Cryptos: Bitcoin has gone from stylish to tacky, says the Deutsche Financial institution analyst

The late mogul Karl Lagerfeld is not an obvious person when it comes to financial markets. On the other hand, Bitcoin is hardly a conventional financial asset.

According to Marion Laboure, Deutsche Bank analyst and professor at Harvard University, Lagerfeld's claim that "trendy is the last phase before tacky" could be a useful framework for analyzing Bitcoin.

The London-based analyst said the slump in the cryptocurrency space on Wednesday, including an 11% decline in Bitcoin
+ 1.75%,
was proof that digital currencies can quickly become a thing of the past. "It took Bitcoin only three months to go from trendy to cheesy, and all it took for the cryptocurrency to go out of style was a tweet and a statement from the Chinese government," said Labore.

The tweet was from Tesla
+ 4.14%
Chief Executive Elon Musk when he said the electric car company would no longer use bitcoin as a means of payment due to environmental concerns, and the statement came from the People's Bank of China when it said digital tokens are banned as a means of payment.

"Bitcoin's value will continue to rise and fall based on what people think is worth," Laboure wrote in a statement to customers. "This is sometimes referred to as the 'Tinkerbell Effect' – a recognized economic term based on Peter Pan's claim that Tinkerbell existed simply because children believed it existed. In other words, the value of Bitcoin is based entirely on wishful thinking." , she said.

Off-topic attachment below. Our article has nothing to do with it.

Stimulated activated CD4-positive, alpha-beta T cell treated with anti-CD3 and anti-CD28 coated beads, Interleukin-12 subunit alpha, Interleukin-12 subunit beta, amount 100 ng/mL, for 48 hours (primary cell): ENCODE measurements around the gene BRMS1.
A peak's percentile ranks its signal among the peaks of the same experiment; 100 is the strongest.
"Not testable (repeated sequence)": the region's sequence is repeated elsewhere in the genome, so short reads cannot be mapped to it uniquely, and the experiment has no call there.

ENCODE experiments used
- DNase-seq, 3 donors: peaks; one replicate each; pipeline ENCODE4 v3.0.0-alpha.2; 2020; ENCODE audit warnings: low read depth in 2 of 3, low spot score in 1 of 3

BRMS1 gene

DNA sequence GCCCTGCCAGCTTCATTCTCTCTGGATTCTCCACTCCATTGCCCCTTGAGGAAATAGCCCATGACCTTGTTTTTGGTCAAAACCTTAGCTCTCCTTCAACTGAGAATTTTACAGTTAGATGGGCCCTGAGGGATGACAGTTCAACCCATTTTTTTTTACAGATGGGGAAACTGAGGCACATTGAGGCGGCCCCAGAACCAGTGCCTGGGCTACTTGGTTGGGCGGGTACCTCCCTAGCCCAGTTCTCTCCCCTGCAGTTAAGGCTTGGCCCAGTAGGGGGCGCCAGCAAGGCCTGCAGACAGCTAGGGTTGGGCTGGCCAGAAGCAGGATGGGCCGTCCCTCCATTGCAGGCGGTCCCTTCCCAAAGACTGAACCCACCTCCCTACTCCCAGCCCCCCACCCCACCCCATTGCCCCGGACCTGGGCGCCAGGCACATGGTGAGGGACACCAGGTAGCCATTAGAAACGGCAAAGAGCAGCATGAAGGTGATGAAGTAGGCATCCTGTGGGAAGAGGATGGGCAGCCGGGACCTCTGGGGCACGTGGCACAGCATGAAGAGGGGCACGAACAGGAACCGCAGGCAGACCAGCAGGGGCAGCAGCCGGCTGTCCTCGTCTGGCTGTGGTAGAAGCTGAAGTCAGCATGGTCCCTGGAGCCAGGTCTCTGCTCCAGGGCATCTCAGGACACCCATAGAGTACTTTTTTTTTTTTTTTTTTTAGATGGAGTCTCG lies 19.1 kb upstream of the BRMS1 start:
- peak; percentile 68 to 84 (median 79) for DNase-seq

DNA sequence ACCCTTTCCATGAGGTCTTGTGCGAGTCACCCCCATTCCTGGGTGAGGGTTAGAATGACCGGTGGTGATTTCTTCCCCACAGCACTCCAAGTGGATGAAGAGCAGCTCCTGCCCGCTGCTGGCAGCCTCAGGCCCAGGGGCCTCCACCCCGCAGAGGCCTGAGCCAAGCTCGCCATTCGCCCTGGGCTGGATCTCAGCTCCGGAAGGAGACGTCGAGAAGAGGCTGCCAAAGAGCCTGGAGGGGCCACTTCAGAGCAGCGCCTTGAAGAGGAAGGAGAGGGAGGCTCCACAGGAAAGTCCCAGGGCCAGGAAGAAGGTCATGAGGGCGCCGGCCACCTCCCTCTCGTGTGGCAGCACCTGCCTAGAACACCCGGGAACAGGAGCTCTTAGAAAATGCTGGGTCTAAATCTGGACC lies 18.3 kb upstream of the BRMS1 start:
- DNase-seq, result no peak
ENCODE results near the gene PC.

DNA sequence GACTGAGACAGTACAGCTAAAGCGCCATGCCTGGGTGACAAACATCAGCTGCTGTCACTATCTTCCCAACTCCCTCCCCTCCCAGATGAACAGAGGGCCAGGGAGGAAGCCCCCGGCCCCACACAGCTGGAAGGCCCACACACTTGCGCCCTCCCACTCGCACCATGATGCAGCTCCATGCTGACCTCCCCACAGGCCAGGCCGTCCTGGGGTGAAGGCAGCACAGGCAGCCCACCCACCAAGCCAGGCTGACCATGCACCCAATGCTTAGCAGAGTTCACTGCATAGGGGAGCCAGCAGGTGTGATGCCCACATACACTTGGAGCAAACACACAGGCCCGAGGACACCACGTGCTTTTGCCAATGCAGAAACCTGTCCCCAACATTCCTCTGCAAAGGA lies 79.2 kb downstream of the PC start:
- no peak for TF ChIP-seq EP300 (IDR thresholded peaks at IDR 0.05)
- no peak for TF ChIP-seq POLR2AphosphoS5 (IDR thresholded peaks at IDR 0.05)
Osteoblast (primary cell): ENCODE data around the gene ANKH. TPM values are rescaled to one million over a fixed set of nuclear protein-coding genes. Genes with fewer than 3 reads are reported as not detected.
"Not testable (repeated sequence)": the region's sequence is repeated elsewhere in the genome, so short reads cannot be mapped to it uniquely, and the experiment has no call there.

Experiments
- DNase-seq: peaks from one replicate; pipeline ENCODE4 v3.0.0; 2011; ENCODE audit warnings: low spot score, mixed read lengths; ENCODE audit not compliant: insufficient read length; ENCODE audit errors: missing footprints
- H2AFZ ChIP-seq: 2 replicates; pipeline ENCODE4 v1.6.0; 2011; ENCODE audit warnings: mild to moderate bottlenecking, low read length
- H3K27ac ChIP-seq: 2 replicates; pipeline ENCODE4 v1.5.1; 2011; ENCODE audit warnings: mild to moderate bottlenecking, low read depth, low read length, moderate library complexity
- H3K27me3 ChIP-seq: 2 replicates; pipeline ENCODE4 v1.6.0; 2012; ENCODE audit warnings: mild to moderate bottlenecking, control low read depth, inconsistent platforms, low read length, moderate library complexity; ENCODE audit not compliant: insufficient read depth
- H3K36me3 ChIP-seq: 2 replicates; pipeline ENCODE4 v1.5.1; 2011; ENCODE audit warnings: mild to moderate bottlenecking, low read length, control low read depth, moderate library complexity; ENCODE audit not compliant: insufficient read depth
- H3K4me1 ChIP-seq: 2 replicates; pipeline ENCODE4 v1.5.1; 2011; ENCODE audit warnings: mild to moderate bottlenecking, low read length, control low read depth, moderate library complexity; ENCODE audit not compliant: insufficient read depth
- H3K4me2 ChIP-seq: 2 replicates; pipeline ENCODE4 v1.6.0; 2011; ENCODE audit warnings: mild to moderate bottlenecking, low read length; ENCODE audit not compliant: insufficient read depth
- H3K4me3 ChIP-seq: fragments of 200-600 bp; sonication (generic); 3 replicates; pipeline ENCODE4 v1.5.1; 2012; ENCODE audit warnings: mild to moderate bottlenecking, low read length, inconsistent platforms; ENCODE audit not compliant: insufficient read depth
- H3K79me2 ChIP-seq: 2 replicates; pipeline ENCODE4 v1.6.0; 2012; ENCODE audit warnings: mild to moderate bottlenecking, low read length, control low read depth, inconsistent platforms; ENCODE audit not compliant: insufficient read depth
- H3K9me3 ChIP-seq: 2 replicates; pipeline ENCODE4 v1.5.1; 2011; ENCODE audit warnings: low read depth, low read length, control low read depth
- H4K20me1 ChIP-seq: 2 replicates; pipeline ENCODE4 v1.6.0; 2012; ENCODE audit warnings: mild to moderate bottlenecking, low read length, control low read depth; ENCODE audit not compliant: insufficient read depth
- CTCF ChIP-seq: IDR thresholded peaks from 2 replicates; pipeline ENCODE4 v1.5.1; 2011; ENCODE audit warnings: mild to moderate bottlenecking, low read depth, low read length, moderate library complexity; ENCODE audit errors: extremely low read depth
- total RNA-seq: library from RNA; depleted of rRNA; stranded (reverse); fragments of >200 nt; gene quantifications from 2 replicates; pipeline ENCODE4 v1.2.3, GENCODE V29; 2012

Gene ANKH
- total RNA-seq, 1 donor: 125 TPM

Cryptocurrencies as a widespread means of payment are unlikely. Labore estimates that less than 30% of Bitcoin's transactional activity is in payments for goods and services, with the bulk of it being financial investments. Bitcoin's liquidity is low – 28 million bitcoins changed hands in 2020, or 150% of the total bitcoins in circulation, compared to 40 billion shares in tech giant Apple
+ 2.10%,
or 270% of its total shares.

Bitcoin's limited tradability will keep it extremely volatile as some large purchases or market entries can significantly affect the balance.

And that's before governments step in that "are unlikely to give up their currency monopolies," Labore said.

Governments are working on their own digital currencies, and regulation is coming.

It was China's replay that cryptocurrencies cannot be used for payments that triggered the decline on Wednesday. After this article was first published, the Treasury recommended reporting crypto transactions over $ 10,000 to the government.

The European Union has proposed the MiCar [Markets in Crypto-Assets Regulation] regulation, which could come into effect as early as the end of 2021, and India has strictly regulated cryptocurrencies.

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